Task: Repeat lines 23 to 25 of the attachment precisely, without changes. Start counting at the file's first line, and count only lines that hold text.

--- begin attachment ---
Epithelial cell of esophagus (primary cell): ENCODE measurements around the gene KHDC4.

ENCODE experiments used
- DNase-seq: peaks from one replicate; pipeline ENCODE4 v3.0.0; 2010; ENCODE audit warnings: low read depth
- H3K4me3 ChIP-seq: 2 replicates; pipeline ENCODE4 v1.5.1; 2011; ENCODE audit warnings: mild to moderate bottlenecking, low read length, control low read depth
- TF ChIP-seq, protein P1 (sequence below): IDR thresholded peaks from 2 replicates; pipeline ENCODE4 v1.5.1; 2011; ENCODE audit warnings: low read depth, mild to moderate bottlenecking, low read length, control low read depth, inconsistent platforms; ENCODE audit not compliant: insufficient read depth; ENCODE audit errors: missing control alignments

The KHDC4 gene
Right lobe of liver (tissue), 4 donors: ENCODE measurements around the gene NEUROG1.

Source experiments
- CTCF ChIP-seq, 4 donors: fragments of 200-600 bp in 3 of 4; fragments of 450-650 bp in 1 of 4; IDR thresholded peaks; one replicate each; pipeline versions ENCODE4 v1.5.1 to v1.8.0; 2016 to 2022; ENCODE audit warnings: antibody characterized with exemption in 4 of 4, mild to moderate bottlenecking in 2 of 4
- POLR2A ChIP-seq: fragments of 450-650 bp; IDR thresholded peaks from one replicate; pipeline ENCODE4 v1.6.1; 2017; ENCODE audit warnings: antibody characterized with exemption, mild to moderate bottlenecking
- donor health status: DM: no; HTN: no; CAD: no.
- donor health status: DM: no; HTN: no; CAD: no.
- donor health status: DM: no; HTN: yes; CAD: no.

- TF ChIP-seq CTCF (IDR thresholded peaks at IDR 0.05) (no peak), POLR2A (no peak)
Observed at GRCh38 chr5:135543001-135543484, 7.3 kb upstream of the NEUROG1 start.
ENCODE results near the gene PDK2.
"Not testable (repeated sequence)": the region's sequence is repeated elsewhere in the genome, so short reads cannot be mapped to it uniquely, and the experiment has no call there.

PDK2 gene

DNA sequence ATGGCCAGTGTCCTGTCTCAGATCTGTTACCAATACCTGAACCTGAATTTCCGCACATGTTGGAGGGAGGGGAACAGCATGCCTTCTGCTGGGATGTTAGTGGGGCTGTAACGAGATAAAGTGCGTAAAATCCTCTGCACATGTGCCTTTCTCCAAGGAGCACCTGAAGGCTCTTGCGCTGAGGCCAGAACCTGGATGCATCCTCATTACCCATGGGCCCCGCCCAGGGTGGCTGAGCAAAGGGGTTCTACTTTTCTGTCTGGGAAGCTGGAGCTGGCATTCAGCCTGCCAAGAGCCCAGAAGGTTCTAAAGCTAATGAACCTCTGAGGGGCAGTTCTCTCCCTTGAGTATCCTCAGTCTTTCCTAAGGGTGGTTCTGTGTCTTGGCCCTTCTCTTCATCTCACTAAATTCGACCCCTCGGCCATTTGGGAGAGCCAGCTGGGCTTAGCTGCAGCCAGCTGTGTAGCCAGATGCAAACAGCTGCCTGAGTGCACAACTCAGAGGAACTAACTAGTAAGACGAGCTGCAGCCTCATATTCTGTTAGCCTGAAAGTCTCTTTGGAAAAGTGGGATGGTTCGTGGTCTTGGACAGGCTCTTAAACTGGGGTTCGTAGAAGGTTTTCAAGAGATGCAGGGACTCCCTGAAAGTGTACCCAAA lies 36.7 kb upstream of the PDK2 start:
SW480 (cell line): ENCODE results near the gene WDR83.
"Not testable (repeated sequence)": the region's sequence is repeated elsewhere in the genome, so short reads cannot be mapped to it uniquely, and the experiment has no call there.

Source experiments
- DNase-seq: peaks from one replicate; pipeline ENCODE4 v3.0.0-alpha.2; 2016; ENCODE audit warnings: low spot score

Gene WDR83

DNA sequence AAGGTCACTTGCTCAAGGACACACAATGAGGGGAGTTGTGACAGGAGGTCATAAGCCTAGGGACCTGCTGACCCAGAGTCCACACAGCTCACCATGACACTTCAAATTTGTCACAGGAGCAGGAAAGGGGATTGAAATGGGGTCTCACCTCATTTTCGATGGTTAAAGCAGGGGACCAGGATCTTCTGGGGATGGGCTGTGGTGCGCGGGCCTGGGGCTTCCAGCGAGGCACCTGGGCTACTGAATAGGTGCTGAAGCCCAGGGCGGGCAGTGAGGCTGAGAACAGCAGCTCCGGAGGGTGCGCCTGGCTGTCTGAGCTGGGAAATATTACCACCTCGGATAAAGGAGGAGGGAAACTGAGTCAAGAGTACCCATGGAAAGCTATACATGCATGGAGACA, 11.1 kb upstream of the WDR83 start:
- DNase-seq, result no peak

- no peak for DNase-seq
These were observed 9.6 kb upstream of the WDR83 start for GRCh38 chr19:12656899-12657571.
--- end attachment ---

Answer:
- DNase-seq: peaks from one replicate; pipeline ENCODE4 v3.0.0-alpha.2; 2016; ENCODE audit warnings: low spot score

Gene WDR83

DNA sequence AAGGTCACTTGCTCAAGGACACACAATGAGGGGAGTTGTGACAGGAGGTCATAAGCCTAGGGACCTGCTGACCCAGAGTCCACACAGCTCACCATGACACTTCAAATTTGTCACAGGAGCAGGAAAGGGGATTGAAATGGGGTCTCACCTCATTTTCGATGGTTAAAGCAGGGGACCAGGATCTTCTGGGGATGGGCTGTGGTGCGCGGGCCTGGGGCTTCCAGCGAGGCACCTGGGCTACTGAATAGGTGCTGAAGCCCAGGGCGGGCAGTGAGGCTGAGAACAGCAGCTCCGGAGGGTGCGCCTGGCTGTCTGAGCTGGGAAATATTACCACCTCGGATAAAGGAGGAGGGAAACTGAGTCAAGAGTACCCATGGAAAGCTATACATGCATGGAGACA, 11.1 kb upstream of the WDR83 start: